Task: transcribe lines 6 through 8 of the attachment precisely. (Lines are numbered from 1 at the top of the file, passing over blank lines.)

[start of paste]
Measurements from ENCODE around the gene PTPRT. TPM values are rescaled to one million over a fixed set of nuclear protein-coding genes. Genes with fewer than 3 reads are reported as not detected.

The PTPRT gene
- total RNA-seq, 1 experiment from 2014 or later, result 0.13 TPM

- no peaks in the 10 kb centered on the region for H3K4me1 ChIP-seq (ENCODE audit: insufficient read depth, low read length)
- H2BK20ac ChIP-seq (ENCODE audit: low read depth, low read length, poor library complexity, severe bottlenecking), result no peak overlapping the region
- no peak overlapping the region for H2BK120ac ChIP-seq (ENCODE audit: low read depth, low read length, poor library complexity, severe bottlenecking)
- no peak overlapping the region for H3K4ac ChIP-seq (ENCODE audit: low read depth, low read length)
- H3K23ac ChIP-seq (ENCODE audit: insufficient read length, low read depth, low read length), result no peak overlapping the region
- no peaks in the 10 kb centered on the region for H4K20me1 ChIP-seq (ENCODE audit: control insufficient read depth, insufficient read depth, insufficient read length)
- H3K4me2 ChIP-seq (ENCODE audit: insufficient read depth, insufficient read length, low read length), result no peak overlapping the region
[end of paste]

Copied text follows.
- no peak overlapping the region for H2BK120ac ChIP-seq (ENCODE audit: low read depth, low read length, poor library complexity, severe bottlenecking)
- no peak overlapping the region for H3K4ac ChIP-seq (ENCODE audit: low read depth, low read length)
- H3K23ac ChIP-seq (ENCODE audit: insufficient read length, low read depth, low read length), result no peak overlapping the region